Yes. In fact, your neighbor can be liable for three times the value of your plants, even if her actions were accidental. If your neighbor intended to enter your property to dig up the plants, she also committed a trespass. A trespass is entering another person’s property without permission. Trespasses include things such as walking through someone’s yard, throwing things onto someone’s property, or even putting an arm over a property line without permission. A person can be liable for trespass regardless of whether any damage was done to the property. If the trespass was done with malice or aggression, the victim may be able to recover punitive damages as well.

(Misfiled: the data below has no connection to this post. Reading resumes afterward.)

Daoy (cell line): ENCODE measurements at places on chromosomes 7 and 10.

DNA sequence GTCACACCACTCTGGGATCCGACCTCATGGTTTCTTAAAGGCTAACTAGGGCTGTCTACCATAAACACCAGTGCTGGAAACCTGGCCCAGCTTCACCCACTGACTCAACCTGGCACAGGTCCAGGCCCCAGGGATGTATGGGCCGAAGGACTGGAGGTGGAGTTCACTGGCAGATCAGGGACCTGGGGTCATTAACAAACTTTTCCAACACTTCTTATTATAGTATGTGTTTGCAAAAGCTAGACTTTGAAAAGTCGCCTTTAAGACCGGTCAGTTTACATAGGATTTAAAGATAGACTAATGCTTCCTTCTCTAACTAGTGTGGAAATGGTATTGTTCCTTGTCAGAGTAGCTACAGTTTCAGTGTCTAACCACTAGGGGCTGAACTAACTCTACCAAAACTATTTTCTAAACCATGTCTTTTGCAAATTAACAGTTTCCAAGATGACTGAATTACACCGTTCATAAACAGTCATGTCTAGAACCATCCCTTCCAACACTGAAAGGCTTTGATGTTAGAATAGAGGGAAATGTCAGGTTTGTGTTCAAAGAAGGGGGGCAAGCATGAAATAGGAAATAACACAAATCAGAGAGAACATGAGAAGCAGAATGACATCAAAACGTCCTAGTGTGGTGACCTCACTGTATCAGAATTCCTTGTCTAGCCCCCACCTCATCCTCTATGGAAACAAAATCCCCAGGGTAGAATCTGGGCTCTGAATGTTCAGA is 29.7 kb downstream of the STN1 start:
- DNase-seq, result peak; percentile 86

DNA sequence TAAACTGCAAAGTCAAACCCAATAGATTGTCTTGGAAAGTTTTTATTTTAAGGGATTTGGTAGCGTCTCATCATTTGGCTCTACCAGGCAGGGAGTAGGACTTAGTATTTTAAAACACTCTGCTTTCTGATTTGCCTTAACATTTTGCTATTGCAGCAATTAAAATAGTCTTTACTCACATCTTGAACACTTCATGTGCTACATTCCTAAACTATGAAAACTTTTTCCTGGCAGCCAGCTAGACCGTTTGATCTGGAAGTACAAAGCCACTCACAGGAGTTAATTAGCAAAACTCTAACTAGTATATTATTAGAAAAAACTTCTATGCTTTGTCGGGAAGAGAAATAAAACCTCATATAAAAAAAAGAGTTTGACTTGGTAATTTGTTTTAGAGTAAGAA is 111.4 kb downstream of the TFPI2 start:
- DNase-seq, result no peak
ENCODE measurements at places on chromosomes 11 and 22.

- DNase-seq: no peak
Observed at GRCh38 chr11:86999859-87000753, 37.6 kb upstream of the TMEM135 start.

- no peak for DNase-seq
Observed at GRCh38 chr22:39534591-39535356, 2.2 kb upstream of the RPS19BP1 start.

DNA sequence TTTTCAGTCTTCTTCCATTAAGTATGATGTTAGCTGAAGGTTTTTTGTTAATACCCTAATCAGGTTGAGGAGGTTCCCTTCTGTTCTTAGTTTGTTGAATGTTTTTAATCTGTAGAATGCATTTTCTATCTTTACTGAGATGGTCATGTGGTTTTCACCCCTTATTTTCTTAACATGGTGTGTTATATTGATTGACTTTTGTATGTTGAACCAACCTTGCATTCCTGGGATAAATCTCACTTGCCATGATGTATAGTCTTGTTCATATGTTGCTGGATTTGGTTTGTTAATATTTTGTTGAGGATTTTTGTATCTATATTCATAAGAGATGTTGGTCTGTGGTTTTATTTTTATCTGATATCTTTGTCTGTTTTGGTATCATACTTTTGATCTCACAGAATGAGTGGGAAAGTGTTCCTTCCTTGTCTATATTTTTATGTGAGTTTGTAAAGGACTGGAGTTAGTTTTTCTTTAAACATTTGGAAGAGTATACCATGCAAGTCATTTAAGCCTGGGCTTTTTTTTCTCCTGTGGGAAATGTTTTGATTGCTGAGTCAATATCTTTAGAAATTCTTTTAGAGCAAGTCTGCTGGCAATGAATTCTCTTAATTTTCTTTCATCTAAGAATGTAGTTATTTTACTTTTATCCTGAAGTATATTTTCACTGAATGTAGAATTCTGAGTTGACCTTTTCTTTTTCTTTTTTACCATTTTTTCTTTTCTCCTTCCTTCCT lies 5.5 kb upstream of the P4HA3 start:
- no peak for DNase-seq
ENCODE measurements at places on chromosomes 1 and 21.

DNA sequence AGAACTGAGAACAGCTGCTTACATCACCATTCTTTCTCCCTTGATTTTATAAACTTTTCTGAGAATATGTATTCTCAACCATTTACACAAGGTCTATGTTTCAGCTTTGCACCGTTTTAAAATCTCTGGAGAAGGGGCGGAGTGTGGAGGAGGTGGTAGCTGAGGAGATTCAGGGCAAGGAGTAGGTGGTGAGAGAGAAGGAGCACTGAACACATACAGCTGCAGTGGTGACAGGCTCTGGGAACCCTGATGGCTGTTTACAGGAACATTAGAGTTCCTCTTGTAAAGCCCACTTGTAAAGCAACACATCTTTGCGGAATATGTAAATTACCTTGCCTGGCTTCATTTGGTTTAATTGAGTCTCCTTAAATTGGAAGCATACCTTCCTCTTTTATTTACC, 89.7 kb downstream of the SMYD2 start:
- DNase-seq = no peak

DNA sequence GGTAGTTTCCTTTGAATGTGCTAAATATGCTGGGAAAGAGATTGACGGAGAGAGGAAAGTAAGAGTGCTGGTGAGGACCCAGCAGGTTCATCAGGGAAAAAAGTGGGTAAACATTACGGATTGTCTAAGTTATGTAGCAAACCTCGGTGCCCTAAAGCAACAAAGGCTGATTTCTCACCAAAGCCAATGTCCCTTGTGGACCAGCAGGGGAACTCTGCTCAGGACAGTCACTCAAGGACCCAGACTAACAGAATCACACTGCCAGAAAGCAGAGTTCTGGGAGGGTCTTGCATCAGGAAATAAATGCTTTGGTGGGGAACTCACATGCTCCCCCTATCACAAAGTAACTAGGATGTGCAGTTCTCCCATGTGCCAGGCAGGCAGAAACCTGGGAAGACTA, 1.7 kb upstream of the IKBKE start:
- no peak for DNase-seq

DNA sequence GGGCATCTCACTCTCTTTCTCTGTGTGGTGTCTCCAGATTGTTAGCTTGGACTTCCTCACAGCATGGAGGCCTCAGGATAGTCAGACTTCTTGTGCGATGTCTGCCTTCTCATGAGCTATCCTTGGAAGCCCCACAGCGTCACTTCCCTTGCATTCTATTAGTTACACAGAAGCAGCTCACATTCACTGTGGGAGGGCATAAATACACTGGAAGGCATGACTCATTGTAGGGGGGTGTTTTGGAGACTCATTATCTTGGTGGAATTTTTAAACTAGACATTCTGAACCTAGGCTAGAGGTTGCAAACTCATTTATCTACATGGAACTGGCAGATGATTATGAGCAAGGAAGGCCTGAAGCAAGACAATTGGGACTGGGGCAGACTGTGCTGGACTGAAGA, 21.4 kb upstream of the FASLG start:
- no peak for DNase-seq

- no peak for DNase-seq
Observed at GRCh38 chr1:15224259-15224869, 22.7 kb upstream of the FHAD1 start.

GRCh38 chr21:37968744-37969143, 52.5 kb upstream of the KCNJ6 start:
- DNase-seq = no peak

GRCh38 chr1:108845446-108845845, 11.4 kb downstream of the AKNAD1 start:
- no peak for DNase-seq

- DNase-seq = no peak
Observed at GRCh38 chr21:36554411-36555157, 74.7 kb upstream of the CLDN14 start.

For more information, see: W. Va. Code § 61-3-48a (2014); W. Va. Code § 61-3B-1(8) (2013); Jopling v. Bluefield Water Works & Improvement Co., 70 W. Va. 670, 74 S.E. 943 (1911); Chesser ex rel. Hadley v. Hathaway, 190 W. Va. 594, 439 S.E.2d 459 (1993); Bullman v. D & R Lumber Co., 195 W. Va. 129, 464 S.E.2d 771 (1995); 18 Michie’s Jurisprudence Trespass § 2, 25 (2009); Doyle, D., Smith, D., Ferrise, A., Real Property: Landowners’ Rights and Responsibilities in West Virginia, http://www.wvu.edu/~agexten/forglvst/Bulletins/rd726.pdf (last visited June 15, 2015).